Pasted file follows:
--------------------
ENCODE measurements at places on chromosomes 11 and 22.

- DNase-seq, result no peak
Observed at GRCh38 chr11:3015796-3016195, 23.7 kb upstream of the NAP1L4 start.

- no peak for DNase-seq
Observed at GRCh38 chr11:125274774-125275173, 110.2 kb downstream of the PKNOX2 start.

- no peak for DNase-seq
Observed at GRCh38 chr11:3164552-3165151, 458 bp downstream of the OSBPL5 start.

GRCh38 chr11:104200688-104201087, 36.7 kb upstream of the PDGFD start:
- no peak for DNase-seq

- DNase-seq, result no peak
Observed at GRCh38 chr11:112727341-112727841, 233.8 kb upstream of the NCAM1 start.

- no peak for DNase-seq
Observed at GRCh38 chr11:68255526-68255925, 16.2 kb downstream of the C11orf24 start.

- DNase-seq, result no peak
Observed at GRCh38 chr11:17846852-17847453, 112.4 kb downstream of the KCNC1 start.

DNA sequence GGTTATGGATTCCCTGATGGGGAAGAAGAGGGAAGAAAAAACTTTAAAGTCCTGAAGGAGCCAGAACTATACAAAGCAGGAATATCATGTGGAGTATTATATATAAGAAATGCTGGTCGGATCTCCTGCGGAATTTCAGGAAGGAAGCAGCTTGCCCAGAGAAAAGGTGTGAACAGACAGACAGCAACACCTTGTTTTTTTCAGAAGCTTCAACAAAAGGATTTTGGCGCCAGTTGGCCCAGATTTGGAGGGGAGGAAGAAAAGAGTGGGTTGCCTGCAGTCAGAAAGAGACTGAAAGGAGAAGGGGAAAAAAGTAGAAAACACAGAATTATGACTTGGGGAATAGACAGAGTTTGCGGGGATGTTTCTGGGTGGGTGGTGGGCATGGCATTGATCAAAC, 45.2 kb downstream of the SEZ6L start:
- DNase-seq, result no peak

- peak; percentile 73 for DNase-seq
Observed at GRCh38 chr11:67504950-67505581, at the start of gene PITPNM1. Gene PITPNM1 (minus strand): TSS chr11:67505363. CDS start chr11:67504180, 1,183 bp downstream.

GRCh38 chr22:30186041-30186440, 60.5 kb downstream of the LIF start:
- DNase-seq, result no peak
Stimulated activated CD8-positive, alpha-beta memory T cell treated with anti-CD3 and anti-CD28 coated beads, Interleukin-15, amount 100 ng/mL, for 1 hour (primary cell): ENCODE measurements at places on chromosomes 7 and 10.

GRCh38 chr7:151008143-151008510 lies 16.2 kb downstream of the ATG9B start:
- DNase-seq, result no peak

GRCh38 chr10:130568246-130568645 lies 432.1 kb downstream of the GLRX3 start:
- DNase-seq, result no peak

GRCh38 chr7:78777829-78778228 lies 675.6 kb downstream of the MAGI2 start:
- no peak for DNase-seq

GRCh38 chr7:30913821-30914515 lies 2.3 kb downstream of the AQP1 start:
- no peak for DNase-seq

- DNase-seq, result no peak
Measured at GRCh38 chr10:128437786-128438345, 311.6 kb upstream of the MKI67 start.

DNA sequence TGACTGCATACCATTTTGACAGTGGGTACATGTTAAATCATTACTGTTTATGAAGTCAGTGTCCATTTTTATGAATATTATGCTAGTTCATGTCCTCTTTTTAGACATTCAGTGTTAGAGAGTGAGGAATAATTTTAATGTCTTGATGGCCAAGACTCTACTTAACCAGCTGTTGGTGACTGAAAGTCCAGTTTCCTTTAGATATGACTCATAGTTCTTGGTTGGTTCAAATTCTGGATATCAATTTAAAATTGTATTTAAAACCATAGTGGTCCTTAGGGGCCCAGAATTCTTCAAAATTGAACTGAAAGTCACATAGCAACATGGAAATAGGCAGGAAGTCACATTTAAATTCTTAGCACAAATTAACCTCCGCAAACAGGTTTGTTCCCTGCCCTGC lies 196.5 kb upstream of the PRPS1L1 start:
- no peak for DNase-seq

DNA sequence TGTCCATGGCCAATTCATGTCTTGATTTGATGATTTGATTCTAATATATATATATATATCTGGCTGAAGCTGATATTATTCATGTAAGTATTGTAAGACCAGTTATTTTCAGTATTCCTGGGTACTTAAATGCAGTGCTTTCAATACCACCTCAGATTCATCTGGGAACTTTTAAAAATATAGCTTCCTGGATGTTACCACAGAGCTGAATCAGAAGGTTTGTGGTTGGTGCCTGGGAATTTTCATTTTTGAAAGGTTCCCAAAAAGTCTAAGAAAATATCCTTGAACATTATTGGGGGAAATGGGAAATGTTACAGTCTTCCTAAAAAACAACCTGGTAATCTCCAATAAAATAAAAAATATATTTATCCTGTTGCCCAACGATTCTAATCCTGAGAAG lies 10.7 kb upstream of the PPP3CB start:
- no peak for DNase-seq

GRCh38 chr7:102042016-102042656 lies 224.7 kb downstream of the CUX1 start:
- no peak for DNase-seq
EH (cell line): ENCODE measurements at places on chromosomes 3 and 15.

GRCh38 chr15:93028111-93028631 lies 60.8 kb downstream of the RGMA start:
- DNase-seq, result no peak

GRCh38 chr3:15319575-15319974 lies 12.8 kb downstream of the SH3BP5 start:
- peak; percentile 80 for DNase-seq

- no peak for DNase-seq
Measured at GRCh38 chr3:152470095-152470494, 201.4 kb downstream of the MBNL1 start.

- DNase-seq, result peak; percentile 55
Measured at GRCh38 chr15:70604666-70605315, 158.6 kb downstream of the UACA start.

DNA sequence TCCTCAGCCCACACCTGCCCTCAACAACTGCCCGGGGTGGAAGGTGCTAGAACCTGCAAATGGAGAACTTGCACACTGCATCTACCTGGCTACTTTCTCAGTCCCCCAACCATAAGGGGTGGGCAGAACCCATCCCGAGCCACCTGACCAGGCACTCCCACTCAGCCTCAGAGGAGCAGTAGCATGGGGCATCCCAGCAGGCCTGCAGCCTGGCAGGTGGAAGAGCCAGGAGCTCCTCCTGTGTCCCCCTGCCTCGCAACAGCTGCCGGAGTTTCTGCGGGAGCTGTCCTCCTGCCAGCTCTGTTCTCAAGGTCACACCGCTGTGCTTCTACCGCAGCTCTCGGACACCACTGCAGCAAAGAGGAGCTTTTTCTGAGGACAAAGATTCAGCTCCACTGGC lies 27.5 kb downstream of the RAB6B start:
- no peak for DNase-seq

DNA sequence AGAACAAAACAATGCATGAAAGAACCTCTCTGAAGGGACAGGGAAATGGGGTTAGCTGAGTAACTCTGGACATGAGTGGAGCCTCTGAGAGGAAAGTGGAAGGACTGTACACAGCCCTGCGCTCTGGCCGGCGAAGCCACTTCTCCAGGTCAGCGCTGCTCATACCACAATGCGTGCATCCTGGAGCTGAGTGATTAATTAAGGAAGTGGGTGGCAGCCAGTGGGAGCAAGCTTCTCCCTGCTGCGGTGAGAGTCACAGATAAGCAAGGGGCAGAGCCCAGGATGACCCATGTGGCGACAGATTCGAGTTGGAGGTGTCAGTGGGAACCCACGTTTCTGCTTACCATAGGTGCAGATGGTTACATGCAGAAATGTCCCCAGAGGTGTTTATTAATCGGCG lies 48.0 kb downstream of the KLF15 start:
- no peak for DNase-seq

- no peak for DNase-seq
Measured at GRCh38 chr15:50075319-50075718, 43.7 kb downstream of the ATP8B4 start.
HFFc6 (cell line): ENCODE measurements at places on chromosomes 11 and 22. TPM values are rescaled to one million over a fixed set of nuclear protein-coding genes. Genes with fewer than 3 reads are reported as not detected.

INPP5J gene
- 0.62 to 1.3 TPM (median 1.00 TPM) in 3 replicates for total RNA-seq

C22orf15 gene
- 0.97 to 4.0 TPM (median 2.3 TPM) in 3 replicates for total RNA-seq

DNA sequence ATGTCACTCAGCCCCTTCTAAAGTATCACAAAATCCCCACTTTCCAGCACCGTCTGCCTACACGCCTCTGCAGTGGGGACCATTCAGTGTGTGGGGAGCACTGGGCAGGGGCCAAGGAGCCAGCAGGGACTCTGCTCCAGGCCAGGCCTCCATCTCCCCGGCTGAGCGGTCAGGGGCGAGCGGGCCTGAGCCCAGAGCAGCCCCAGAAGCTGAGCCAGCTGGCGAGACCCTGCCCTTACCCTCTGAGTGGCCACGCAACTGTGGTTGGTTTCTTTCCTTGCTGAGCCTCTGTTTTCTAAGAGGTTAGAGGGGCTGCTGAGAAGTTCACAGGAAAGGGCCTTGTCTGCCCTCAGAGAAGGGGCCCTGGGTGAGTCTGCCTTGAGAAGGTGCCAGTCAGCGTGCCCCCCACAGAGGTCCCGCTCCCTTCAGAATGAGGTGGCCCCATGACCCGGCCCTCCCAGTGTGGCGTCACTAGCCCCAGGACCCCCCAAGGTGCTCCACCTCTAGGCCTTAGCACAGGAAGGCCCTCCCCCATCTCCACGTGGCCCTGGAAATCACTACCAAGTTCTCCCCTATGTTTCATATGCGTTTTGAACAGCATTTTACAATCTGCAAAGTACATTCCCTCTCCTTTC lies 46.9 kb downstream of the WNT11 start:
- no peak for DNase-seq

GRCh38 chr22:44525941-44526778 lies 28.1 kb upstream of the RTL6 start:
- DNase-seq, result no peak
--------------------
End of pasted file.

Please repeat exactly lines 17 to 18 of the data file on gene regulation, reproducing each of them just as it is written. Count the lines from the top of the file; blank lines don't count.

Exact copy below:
- DNase-seq, result no peak

- peak; percentile 73 for DNase-seq